The biggest cause of trouble in the world today is that the stupid people are so sure about things and the intelligent folks are so full of doubts.
Beggars do not envy millionaires, though of course they will envy other beggars who are more successful.
I dislike Communism because it is undemocratic, and capitalism because it favors exploitation.
Human life, its growth, its hopes, fears, loves, et cetera, are the result of accidents.
The pure mathematician, like the musician, is a free creator of his world of ordered beauty.
One's work is never so bad as it appears on bad days, nor so good as it appears on good days.
I found one day in school a boy of medium size ill-treating a smaller boy. I expostulated, but he replied: ‘The bigs hit me, so I hit the babies; that's fair.' In these words he epitomized the history of the human race.
In a wise community a wise man would not seem foolish!
Mathematics, rightly viewed, possesses not only truth, but supreme beauty -- a beauty cold and austere, like that of sculpture.
Life is just one cup of coffee after another, and don't look for anything else.
It is a waste of energy to be angry with a man who behaves badly just as it is to be angry with a car that won't go.
The fundamental principle in the analysis of propositions containing descriptions is this: Every proposition which we can understand must be composed wholly of constituents with which we are acquainted.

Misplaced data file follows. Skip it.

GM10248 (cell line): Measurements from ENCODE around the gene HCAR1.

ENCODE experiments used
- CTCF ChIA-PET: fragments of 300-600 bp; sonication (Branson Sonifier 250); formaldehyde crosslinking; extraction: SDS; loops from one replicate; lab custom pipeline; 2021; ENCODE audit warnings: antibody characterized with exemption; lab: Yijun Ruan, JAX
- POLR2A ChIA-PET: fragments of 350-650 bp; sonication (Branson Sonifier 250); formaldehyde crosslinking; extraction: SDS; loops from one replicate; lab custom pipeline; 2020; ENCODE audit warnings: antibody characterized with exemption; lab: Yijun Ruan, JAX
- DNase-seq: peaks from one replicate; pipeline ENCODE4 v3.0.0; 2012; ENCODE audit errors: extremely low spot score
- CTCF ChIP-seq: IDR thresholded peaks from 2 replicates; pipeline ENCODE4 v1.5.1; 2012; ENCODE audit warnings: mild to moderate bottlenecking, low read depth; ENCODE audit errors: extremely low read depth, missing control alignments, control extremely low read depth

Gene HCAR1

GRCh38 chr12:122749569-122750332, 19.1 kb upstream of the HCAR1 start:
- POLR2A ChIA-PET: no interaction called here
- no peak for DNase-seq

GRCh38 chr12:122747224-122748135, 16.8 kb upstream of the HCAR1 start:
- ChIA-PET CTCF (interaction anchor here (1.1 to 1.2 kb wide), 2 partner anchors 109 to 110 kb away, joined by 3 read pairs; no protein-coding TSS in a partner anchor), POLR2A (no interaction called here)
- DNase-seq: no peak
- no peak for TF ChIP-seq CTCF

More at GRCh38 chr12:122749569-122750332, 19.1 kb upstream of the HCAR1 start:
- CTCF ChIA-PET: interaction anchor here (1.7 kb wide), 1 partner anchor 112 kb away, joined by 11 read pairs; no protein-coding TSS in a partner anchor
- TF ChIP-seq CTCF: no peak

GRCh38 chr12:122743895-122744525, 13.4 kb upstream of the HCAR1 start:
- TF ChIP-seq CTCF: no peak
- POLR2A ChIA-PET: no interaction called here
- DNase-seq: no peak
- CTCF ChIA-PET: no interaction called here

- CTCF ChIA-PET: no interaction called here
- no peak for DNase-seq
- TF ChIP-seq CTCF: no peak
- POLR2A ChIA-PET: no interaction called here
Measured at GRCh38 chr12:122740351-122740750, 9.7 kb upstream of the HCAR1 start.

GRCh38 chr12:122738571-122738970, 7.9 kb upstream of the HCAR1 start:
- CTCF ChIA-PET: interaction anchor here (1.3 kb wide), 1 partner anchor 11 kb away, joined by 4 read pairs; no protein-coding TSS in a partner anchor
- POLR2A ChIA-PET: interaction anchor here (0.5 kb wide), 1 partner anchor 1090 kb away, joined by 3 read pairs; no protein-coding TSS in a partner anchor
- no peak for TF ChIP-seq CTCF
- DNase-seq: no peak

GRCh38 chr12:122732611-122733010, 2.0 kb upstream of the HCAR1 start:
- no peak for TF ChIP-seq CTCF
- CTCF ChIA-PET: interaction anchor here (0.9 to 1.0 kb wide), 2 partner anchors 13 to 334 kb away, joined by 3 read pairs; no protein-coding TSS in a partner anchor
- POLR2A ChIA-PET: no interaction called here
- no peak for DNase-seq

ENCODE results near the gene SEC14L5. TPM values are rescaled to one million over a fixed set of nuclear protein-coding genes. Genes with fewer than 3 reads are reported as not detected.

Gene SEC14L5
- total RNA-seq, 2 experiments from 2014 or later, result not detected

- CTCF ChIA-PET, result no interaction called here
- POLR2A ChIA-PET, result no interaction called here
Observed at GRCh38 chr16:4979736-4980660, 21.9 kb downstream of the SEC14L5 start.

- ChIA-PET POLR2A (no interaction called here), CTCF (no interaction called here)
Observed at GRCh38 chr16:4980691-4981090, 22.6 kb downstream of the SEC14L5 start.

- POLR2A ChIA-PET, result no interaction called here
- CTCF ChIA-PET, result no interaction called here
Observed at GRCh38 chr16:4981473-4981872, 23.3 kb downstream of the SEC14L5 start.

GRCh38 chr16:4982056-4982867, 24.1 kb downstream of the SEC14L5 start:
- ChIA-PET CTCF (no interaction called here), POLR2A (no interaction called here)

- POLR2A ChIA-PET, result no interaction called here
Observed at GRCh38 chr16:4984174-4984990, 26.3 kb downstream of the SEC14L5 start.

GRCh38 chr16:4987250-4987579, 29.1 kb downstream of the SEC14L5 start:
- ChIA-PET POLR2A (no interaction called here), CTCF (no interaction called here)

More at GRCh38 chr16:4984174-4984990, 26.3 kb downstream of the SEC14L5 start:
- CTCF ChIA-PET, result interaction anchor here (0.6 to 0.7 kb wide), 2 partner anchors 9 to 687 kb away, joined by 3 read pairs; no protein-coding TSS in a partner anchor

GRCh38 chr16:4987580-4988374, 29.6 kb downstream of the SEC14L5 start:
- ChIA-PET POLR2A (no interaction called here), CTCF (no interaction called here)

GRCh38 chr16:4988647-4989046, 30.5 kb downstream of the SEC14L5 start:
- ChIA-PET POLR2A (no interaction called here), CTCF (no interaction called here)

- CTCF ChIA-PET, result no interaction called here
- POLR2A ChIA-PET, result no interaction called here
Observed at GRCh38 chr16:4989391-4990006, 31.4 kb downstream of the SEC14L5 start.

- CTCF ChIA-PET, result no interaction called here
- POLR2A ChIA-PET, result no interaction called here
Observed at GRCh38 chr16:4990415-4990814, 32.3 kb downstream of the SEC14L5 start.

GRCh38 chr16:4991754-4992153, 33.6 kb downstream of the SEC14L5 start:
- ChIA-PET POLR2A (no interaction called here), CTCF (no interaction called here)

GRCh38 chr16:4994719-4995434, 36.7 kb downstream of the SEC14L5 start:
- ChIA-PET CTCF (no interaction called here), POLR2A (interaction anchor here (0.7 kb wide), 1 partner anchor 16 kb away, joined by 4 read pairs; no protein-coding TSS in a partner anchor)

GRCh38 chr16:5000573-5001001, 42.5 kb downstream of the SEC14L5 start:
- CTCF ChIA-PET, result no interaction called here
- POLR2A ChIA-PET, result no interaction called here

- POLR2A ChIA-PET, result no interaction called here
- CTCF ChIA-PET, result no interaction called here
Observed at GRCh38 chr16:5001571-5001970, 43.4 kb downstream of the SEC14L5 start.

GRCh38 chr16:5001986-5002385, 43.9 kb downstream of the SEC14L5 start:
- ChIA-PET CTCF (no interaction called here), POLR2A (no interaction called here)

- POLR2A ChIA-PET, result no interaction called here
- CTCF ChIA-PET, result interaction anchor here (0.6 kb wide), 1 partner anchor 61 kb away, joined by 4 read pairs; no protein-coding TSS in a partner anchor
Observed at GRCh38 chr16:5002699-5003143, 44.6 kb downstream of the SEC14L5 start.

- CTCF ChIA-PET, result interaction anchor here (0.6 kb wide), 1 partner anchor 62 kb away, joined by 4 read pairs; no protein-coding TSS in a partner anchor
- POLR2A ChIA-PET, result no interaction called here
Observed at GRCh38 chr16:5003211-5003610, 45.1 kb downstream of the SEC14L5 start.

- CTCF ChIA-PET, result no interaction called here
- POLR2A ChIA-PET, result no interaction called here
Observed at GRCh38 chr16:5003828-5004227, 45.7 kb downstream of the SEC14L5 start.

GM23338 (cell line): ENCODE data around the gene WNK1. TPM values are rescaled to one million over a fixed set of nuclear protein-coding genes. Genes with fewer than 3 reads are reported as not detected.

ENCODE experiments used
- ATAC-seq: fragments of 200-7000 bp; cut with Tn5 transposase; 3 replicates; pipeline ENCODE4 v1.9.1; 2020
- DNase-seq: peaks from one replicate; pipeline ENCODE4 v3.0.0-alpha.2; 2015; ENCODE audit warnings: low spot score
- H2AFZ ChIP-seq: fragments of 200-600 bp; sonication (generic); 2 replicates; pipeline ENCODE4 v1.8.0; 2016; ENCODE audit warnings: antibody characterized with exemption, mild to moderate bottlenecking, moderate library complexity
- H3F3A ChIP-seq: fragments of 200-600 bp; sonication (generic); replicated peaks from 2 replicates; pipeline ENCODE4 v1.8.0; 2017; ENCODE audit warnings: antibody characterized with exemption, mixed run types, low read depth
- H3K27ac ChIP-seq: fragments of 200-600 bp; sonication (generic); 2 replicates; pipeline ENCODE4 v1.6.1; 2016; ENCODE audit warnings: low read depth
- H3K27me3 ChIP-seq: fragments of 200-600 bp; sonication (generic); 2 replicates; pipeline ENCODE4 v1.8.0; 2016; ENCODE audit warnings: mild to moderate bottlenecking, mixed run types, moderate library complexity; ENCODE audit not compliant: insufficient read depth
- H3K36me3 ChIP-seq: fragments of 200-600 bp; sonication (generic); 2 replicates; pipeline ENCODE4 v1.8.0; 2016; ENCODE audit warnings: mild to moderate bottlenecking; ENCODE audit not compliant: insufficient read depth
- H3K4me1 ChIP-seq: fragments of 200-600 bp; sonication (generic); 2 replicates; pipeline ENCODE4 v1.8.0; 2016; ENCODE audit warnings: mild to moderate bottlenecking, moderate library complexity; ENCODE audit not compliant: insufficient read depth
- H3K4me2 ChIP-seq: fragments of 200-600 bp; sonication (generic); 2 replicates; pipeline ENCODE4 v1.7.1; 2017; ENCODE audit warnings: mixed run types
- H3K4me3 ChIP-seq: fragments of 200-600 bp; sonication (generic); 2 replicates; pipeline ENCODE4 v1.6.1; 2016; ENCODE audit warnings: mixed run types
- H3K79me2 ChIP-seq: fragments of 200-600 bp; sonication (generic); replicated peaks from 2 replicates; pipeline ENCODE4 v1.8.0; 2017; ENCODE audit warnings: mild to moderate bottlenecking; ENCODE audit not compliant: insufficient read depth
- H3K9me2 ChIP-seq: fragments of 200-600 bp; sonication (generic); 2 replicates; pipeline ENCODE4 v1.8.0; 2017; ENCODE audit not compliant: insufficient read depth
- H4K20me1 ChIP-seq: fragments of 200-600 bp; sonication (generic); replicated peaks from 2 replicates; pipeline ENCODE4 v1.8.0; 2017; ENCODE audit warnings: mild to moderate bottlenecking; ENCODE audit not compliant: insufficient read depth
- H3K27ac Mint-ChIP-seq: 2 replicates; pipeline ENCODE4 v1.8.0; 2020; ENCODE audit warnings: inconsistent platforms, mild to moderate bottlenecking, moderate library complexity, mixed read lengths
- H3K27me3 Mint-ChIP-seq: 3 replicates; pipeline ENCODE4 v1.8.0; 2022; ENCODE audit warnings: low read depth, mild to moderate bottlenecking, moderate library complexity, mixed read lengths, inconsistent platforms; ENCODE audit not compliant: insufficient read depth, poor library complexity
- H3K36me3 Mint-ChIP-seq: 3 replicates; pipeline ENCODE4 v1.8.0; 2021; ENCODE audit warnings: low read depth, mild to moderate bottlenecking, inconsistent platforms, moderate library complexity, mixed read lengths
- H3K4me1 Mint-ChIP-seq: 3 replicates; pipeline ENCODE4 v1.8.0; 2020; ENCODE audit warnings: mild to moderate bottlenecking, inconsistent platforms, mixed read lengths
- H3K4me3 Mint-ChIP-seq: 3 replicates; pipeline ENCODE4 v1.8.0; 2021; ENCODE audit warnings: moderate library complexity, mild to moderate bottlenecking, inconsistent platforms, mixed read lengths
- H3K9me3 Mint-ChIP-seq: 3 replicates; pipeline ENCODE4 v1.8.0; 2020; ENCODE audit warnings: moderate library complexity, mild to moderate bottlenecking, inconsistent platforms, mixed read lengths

The infliction of cruelty with a good conscience is a delight to moralists -- that is why they invented hell.
When I was a child ... Only virtue was prized, virtue at the expense of intellect, health, happiness, and every mundane good.
The "social contract," in the only sense in which it is not completely mythical, is a contract among conquerors, which loses its raison d'être if they are deprived of the benefits of conquest.
A happy life must be to a great extent a quiet life, for it is only in an atmosphere of quiet that true joy can live.
One of the most interesting and harmful delusions to which men and nations can be subjected is that of imagining themselves special instruments of the Divine Will.
It will be found, as men grow more tolerant in their instincts,
that many uniformities now insisted upon are useless and even harmful.
The people who are regarded as moral luminaries are those who forego ordinary pleasures themselves and find compensation in interfering with the pleasures of others.
Suppose atomic bombs had reduced the population of the world to one brother and sister; should they let the human race die out?
I do not think that the real reason why people accept religion has anything to do with argumentation. They accept religion on emotional grounds.
It seems to me a fundamental dishonesty, and a fundamental treachery to intellectual integrity to hold a belief because you think it's useful and not because you think it's true.
If I were granted omnipotence, and millions of years to experiment in, I should not think Man much to boast of as the final result of all my efforts.
Ethics is in origin the art of recommending to others the sacrifices required for cooperation with oneself.
I do not myself feel that any person who is really profoundly humane can believe in everlasting punishment.
In emancipation from the fears that beset the slave of circumstance he will experience a profound joy, and through all the vicissitudes of his outward life he will remain in the depths of his being a happy man.
The trouble with the world is that the stupid are so confident while the intelligent are full of doubt.
Extreme hopes are born from extreme misery.